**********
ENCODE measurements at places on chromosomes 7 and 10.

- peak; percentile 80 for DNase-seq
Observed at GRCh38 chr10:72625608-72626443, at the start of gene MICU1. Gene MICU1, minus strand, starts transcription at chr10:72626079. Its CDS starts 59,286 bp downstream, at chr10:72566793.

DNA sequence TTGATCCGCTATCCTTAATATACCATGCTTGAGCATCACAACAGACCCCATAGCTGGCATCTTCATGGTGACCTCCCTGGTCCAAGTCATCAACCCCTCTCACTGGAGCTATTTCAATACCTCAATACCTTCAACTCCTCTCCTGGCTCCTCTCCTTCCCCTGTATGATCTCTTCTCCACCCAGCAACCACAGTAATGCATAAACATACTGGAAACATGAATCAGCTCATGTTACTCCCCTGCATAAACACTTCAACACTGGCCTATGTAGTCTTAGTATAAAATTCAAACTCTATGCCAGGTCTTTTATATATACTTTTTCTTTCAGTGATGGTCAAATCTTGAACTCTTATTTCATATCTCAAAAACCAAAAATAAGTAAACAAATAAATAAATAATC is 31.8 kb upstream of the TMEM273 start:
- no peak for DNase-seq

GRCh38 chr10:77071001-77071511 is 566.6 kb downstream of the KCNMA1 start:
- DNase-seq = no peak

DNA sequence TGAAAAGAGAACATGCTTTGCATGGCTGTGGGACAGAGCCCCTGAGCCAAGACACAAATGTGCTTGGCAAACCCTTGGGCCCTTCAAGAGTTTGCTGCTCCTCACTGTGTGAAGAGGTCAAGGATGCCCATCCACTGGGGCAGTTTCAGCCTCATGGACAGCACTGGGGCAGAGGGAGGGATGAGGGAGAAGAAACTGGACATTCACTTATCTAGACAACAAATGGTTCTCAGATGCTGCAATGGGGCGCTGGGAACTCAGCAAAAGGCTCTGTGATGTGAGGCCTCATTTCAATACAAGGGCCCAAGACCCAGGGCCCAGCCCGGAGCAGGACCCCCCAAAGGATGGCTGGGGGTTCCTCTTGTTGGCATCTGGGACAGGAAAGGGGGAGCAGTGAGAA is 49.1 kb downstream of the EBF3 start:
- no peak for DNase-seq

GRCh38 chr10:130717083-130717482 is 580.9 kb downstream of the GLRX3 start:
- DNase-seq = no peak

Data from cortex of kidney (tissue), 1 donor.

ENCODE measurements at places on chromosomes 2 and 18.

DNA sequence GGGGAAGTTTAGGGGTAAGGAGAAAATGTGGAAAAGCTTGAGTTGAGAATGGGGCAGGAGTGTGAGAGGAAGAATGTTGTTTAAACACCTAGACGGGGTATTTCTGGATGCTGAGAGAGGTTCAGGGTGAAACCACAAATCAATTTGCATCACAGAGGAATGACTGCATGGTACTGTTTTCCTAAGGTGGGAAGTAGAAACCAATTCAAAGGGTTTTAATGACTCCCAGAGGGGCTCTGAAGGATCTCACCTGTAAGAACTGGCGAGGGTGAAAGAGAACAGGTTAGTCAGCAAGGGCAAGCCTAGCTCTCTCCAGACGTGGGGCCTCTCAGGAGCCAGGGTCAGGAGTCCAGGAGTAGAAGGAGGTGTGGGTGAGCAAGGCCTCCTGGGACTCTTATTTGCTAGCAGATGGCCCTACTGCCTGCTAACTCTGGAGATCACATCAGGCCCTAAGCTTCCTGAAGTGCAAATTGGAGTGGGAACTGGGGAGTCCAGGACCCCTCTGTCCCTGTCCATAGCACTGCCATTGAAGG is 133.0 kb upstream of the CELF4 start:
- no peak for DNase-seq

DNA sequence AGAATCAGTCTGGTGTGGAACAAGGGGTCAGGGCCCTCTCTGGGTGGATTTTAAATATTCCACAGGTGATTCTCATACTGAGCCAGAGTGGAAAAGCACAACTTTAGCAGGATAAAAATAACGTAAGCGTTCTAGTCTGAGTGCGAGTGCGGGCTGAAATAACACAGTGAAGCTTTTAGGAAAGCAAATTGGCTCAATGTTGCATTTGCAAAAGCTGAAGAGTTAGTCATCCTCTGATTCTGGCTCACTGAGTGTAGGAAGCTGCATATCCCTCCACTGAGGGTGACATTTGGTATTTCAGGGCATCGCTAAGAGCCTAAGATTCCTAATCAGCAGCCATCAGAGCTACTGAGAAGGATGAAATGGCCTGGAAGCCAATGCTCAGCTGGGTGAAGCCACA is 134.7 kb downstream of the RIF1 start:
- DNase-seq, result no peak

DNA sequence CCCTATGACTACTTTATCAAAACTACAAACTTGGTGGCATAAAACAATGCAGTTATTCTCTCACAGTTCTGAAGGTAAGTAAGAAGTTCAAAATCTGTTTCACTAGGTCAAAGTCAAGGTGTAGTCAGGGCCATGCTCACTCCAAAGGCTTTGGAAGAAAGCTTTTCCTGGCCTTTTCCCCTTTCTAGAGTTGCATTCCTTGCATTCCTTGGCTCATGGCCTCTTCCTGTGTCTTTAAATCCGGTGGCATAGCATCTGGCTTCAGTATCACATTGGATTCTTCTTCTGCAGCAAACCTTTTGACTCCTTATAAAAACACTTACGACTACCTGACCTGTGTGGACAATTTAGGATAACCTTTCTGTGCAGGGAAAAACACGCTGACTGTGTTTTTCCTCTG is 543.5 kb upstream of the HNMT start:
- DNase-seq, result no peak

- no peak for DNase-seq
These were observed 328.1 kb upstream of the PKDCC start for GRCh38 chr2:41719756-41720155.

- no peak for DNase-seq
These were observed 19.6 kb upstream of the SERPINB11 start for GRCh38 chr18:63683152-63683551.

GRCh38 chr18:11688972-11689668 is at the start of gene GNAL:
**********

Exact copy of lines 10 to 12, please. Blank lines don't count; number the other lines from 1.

GRCh38 chr10:130717083-130717482 is 580.9 kb downstream of the GLRX3 start:
- DNase-seq = no peak

Data from cortex of kidney (tissue), 1 donor.